Ah, the feast or famine cycle. Freelancers around the globe are all too familiar with the ebbs and flows that can come with the contractor lifestyle. One minute you’re drowning in work and the next you’re scrounging for anything to help bring in a little cash.
If you’re a digital nomad, a freelancer, or a contractor of any kind that struggles with the feast or famine cycle from month to month, you’re not alone. Fortunately, you also don’t have to surrender to the whims of your clients in order to keep your work steady and your income predictable.
Here are a few tips and tricks to help you break out of that nasty cycle and find a new level of comfort and success with your freelance work.
Adjust Your Expectations
The first thing to do, before you begin strategizing or changing your business tactics, is check your expectations. If you’re freelancing with the desire to bring in a predictable full-time income, you’re going to be severely disappointed. No matter how successful you are, your pay won’t look quite like a traditional 9 to 5 paycheck — and that’s okay.
Getting funky paydays is part of the flexible nature of freelance work. It’s part and parcel of the lifestyle itself. That’s why it’s crucial that you begin the process by setting proper expectations.
Make sure that you truly understand that, no matter how well you can improve the consistency of your paycheck, it will never match a typical full-time payroll operation. Knowing this frees you up to focus on finding the best form of compensation that fits your particular needs.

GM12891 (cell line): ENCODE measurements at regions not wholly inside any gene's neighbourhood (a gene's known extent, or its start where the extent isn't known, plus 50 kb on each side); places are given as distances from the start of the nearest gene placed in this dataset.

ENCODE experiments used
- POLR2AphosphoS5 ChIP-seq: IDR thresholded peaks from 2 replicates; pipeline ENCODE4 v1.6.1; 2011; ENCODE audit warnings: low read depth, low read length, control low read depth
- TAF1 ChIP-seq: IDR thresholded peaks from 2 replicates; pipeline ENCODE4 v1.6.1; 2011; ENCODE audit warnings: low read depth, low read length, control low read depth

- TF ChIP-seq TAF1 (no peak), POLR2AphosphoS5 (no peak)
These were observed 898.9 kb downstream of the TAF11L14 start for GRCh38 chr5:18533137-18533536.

Separate Your Business and Personal Expenses
Next up, take some time to tend to some logistical items. Freelancers often find it all too easy to combine their personal and professional finances as they go along. You may not start that way, but as your clients come and go, your income fluctuates, and you begin to get paid in a plethora of different formats, you can quickly lose track of what’s personal and what’s business.
This makes it that much harder to truly bring a sense of constancy to your personal payroll endeavors. Instead, take some time to invest in separating your business and personal activities. This can be as simple as opening up two separate bank accounts so that you can track what your business makes and what you pay yourself.
If you want to get more serious, you can also incorporate your solopreneurship — i.e. create an LLC or an S corp. This way your freelancing is legally done under a different entity and is isolated from your personal life.
Live Below Your Means
This other bit of housekeeping has to do with your personal finances. If you always live based on what’s in your checking account, you’re going to run into feast or famine issues on a regular basis.
Instead, it’s wise to do your best to live below the threshold of income you know you can make. For example, if you’re a freelance writer and you know you can make around $60,000 a year, try to live on $45,000 instead.
That means, when you go to create your budget, you should operate under the mentality that you have $3,750 per month to work with instead of a full $5,000. This may feel unnecessary, but it ensures you’ll be okay, even if some of your work falls through. It also means that if you bring in $5,000 a month for the first three months of the year and then bring in nothing for the fourth month, you’ll still have enough to cover your basic budget in all four months.
Set Up Lines of Emergency Funding